It's the same shtick that allows him to sneer at hip-hop orthodoxies — to be self-deprecating, or say he's wearing panties, or act like a sniveling misfit skater kid instead of a confident adult. Much of the tizzy around Odd Future stems from the fact that he can do this with music, too. He does blown-up, chintzy piss-takes of hip-hop's standards, the same way acid-fried freaks and smart-ass punks used to mess around with the pomposity of classic rock. Forget "Gimme the Loot" — when I'm enjoying this record, it feels more like listening to the Butthole Surfers or the Dead Milkmen. For all we know, Odd Future could be early instigators of a moment where hip-hop experiences the same spasms rock once did — the moment where its orthodoxies have started to seem old, bloated, or silly, so the anarchic freaks come rushing in to make it their creative playground.

Tyler just has trouble matching that accomplishment with subject matter that's not a full-force assault on either (a) his own life or (b) people's opinions about him or (c) women. His futuristic take on an R&B slow jam turns into a necrophiliac serial-killer fantasy. His over-the-top deconstruction of an "ignorant" fight-starting club track is about punching women in the face.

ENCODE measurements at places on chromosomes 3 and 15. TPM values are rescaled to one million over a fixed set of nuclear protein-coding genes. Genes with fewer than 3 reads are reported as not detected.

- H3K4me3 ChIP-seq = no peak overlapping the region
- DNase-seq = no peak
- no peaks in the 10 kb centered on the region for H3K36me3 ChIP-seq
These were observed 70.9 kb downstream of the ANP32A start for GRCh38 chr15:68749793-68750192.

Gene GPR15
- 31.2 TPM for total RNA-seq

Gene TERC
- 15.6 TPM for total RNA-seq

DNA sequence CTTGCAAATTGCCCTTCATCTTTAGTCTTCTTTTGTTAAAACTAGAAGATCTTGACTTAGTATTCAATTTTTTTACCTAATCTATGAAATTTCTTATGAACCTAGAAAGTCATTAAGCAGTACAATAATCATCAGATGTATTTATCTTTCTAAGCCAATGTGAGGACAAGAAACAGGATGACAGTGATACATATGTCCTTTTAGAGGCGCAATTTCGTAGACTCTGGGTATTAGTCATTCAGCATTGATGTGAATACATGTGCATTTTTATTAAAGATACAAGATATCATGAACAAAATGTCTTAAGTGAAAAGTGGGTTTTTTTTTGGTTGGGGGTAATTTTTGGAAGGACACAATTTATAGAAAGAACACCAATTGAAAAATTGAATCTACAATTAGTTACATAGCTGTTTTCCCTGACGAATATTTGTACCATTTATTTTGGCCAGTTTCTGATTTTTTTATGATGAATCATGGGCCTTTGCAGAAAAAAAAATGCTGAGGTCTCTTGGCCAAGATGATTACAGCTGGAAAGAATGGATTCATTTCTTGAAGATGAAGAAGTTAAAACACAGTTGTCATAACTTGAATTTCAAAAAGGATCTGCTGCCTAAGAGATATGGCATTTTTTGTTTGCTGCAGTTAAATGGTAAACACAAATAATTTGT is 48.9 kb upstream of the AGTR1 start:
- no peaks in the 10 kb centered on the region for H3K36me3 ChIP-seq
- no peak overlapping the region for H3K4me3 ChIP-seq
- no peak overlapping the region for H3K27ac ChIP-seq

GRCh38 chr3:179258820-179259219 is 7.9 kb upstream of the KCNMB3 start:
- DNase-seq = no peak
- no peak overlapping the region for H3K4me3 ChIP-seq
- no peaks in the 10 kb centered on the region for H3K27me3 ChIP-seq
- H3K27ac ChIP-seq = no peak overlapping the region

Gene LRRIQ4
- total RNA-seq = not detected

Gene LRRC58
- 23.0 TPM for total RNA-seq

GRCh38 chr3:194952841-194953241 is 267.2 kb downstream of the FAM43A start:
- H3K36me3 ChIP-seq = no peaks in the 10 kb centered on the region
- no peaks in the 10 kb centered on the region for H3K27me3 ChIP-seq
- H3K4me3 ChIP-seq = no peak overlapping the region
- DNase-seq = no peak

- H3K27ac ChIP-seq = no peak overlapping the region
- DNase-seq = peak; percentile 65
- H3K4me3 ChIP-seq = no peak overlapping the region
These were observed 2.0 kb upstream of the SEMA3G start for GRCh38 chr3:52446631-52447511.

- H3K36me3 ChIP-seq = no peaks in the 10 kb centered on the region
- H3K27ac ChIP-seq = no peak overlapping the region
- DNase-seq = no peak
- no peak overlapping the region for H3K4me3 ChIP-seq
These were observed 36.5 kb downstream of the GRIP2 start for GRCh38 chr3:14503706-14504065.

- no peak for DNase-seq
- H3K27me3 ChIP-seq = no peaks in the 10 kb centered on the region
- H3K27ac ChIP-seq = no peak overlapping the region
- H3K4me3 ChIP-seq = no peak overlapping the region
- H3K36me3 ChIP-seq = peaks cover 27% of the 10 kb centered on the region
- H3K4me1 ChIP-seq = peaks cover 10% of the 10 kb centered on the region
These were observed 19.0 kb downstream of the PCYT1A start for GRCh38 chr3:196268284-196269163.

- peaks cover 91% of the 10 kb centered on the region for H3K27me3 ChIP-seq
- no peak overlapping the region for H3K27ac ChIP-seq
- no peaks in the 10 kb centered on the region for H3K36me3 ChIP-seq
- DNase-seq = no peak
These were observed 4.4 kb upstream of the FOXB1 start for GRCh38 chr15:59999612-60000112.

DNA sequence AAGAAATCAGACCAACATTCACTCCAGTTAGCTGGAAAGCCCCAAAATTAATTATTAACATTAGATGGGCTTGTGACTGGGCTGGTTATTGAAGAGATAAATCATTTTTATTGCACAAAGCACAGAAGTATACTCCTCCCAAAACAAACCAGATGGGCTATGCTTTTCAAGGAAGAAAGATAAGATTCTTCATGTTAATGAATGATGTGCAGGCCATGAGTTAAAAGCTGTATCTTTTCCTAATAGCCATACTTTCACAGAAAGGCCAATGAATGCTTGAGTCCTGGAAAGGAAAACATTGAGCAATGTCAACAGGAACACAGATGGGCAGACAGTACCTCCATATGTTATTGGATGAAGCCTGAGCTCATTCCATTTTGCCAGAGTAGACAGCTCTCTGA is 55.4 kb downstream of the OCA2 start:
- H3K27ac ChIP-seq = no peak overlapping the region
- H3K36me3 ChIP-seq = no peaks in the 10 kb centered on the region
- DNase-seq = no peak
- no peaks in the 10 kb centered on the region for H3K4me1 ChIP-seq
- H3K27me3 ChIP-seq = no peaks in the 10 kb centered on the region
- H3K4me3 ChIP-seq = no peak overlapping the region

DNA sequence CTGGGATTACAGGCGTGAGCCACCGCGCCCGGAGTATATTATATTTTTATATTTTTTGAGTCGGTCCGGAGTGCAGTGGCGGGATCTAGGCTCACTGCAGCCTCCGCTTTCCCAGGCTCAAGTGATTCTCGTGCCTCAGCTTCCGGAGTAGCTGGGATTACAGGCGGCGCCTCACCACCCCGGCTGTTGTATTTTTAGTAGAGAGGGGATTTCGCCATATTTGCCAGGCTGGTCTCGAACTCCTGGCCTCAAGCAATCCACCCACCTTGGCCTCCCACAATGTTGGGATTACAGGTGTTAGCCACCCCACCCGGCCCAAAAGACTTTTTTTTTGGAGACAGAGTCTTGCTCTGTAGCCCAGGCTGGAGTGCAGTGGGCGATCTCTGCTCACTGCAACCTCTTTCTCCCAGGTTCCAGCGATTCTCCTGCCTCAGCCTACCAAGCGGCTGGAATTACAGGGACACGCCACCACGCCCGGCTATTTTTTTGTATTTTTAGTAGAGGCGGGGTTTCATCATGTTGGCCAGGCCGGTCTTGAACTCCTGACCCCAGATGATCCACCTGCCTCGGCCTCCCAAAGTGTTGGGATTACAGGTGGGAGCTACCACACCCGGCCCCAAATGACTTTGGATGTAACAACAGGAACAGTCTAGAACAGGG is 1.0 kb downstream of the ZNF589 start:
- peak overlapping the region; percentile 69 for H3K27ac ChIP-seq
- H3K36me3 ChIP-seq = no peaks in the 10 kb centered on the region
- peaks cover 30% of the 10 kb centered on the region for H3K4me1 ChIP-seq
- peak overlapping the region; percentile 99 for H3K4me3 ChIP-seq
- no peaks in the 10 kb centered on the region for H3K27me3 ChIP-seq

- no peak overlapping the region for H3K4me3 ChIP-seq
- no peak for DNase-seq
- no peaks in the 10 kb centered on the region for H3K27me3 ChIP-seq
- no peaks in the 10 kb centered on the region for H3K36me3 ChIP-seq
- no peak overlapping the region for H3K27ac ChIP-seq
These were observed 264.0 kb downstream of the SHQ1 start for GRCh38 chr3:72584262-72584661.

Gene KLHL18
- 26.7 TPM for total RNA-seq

7. Fitting In

One time Tyler tweeted the following: "I Want To Scare The Fuck Out Of Old White People That Live In Middle Fucking America." (He says the same about most everyone whose life he imagines is more comfortable than his.) I wonder if he realizes that several of his transgressive Yes I Said That misogynist-monster jokes — e.g., "Goddamn I love bitches / Especially when they only suck dick and wash dishes" — would actually fit in just fine among certain old white people in middle America? Sure, he is pretending to be a vampire when he drops that line. But he could just as easily pretend to be an old jerk at a random American bar, two decades before he was even born. Somehow his misfit mentality keeps leading him toward poses that fit in all too well.

8. Music